A study of the elevation of Mary/Miriam//Myriam (in Aramaic) , probably an ordinary, rustic Jewish woman, to the status of “Mother of God” and the “Queen of Heaven” would be rather fascinating, if not intriguing. What led the Catholic Church to mould Myriam as a perpetual “Virgin” despite her delivering at least half-a-dozen children through her birth canal as a result of many penetrative sexual intercourses with her male partner beats common sense. What theological significance arises out of the rupture or otherwise of her “maiden head”. It is a biological impossibility that Mary to have an intact hymen. What this theological absurdity impacts anyone’s life is a million dollar question!
Catholic Christianity has hailed Mary over the centuries as the Blessed Virgin, Mother of God, Queen of Heaven, Our Lady of Lourdes, Guadalupe, Velamkanni etc., Flower of Carmel House, House of God, Ark of the Covenant and what not? . She is the Madonna, patroness of millions of churches. She is touted as born without the stain of “original sin” viz., Immaculate Conception. She is also the Co-Redeemer with her Son, the only human being besides him to be assigned this role!
Whatever be the genesis of the Marian dogma, neither it is rooted in any fact nor attested by the New Testament. Medieval attempts to reason out this dogma do not rest on any foundation. Legends giving fanciful details are mere afterthoughts about these beliefs.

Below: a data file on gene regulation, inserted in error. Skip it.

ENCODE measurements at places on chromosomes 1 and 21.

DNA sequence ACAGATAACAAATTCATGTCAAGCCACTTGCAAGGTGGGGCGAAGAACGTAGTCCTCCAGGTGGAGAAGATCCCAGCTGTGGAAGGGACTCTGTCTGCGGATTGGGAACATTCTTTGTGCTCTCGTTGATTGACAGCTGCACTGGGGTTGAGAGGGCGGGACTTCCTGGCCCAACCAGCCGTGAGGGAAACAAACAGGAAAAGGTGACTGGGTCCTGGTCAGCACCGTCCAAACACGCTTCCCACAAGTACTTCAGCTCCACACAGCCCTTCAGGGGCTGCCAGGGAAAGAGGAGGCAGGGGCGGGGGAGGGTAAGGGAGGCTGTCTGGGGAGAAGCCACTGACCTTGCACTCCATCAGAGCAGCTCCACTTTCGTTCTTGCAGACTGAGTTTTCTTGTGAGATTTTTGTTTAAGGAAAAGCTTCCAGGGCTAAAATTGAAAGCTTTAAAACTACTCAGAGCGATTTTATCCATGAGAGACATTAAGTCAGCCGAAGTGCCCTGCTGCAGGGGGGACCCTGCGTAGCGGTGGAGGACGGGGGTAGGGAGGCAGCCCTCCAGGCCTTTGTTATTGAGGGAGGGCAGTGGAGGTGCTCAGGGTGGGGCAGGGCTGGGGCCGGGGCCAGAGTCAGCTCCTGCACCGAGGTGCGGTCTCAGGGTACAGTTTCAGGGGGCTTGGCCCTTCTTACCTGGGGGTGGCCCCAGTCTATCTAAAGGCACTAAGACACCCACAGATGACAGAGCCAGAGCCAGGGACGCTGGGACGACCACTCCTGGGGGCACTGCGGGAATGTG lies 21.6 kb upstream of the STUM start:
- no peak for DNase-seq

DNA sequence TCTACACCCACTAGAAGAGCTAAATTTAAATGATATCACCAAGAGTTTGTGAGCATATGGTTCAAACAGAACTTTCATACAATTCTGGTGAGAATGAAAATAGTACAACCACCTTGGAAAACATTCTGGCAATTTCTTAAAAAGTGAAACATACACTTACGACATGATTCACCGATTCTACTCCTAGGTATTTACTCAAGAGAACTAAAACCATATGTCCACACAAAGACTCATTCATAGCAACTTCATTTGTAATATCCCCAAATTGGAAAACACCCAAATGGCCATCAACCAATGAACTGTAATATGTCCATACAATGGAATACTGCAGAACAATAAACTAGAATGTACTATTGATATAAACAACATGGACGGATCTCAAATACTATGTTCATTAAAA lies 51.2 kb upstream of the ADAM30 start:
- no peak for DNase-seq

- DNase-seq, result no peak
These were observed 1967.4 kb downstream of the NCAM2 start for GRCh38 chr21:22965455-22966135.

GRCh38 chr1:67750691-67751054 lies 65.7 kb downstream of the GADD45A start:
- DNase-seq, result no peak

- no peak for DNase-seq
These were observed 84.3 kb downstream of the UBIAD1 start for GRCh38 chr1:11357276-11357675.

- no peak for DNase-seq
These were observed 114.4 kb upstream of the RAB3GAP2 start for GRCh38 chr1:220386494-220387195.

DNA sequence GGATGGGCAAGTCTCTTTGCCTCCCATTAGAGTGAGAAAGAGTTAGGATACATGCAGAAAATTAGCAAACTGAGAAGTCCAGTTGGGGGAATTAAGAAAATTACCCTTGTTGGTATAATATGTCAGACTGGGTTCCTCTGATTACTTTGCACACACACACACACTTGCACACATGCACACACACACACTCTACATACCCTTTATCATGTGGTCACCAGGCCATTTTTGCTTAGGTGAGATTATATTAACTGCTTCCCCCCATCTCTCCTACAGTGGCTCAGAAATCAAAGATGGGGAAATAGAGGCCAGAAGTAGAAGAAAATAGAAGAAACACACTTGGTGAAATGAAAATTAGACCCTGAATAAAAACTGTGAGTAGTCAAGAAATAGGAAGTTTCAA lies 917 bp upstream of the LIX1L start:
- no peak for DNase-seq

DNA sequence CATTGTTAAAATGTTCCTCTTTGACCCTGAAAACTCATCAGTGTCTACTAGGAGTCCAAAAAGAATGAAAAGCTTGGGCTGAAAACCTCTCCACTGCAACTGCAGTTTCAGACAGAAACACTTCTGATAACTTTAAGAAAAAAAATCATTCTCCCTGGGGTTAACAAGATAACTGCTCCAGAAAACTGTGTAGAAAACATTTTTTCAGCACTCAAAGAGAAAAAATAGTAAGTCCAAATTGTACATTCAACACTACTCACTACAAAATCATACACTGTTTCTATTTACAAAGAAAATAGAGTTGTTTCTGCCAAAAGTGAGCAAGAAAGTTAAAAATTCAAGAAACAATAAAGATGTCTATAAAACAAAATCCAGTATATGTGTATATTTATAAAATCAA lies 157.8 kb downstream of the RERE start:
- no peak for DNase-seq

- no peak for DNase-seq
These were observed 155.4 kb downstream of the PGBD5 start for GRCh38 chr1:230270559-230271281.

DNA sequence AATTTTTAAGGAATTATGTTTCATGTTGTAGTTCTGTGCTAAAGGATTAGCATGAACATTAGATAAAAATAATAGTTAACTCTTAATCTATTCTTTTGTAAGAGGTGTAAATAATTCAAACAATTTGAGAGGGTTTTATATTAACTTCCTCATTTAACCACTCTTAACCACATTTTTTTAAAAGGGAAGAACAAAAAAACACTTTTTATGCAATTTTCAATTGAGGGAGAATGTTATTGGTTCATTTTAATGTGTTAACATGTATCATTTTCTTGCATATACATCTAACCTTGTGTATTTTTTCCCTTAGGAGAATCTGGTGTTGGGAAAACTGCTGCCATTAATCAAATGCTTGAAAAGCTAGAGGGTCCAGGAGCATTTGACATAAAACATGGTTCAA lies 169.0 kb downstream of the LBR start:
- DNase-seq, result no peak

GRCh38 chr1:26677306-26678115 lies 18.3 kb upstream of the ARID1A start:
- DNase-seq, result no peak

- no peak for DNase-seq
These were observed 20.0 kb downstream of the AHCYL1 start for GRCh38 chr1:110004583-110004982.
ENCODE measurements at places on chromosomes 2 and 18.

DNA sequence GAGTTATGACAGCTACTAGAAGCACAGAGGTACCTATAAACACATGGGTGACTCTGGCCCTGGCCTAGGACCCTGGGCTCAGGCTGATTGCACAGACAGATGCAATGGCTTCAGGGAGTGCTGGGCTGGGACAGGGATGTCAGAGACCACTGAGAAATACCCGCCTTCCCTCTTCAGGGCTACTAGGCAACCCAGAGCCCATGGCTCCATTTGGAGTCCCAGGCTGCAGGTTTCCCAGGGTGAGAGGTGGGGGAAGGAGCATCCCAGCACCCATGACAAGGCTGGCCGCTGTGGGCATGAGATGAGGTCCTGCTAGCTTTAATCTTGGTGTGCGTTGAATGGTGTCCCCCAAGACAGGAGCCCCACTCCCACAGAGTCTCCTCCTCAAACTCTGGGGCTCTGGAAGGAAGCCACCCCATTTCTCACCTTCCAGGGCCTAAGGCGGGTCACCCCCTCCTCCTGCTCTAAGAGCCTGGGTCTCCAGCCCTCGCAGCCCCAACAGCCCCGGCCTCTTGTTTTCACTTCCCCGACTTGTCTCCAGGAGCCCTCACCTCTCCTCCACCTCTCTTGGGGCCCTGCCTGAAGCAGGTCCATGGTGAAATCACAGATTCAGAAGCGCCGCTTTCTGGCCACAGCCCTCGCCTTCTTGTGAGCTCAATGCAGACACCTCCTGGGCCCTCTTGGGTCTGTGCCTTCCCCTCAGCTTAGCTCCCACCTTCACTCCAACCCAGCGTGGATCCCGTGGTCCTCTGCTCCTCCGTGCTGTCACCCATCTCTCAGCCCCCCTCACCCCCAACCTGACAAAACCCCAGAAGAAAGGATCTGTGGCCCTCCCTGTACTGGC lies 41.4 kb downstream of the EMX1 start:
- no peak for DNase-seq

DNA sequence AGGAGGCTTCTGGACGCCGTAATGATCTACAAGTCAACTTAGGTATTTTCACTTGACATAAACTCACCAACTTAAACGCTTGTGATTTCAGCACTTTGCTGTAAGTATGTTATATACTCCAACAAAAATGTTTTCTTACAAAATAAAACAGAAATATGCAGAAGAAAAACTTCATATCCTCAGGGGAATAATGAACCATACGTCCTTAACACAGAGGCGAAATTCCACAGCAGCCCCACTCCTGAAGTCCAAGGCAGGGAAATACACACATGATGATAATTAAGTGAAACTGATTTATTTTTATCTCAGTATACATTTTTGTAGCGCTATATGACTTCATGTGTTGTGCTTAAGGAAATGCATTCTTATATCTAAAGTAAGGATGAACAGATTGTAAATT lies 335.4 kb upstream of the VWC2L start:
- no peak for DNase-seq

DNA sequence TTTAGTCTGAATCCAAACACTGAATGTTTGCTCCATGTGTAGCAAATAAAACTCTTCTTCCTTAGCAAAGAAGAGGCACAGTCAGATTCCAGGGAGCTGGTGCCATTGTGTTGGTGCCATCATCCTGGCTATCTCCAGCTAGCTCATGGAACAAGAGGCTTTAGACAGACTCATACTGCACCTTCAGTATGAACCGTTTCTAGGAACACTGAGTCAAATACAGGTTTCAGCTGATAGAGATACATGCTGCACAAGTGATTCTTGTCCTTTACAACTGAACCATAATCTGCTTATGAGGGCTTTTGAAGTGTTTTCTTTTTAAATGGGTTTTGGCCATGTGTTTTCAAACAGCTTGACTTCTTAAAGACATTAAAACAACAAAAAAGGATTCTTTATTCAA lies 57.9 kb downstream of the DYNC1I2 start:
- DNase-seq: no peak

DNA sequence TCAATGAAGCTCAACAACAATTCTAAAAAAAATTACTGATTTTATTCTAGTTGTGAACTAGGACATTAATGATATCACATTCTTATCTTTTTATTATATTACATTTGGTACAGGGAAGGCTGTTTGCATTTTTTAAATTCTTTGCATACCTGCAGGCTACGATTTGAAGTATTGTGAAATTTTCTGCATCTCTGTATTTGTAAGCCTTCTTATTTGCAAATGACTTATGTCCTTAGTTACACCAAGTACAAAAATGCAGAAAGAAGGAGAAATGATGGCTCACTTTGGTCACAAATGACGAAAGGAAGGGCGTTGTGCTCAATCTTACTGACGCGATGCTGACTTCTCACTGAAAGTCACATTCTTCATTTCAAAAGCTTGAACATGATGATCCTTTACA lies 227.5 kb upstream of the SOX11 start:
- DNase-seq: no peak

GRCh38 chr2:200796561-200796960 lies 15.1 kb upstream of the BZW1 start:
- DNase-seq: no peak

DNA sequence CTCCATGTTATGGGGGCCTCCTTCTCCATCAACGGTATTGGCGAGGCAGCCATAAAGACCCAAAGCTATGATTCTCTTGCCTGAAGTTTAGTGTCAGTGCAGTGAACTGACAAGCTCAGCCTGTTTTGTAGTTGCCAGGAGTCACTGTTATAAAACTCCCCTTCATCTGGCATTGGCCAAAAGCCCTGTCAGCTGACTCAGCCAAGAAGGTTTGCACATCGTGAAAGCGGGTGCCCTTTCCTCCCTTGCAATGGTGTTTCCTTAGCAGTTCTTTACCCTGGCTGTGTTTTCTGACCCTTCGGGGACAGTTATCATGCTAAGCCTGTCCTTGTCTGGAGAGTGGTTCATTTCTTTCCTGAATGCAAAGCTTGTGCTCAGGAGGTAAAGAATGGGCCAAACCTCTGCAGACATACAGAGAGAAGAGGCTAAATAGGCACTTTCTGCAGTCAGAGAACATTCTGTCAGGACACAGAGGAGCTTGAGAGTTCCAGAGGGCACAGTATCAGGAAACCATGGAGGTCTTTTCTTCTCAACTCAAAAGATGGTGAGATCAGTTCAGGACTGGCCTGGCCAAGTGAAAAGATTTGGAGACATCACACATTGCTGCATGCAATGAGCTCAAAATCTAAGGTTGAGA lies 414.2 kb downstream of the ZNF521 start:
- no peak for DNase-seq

The history of Virgin Goddesses prior to Mary.
Historically speaking, over a large part of the world, before the rise of any verified gods, human beings did indeed worship goddesses. More particularly they worshipped “The Goddess”, the “ Eternal Womanly”.
Early Stone Age art doesn’t show any proven images of male deity. But it does give female ones – figurines with gross breasts and bellies —exaggerated tokens of motherhood. These were carved in Siberia and Europe before 10,000 BCE as cult objects of hunting tribes, later spreading to agricultural peoples in Indus Valley and Middle East as figurines made of ivory, terracotta or clay with more realism, in the context of more advanced art.
However fragmented she may be before, the Eternal Womanly she did exist, though not always through conscious intercommuni- cations, but psychologically, under many names and aspects. Few surviving myths portray her alone. Nearly always she enters in the company of other divine beings. But she is senior to them all. Her protean nature comes through at different stages in theogony, some far more primitive than others. She is in the myth, “Dawn of All”. Sometimes she is a world matriarch of immeasurable age, sometimes she is a wife or mistress, sometimes she is a maiden. She takes on animal forms too. Occasionally one aspect of her encounters another.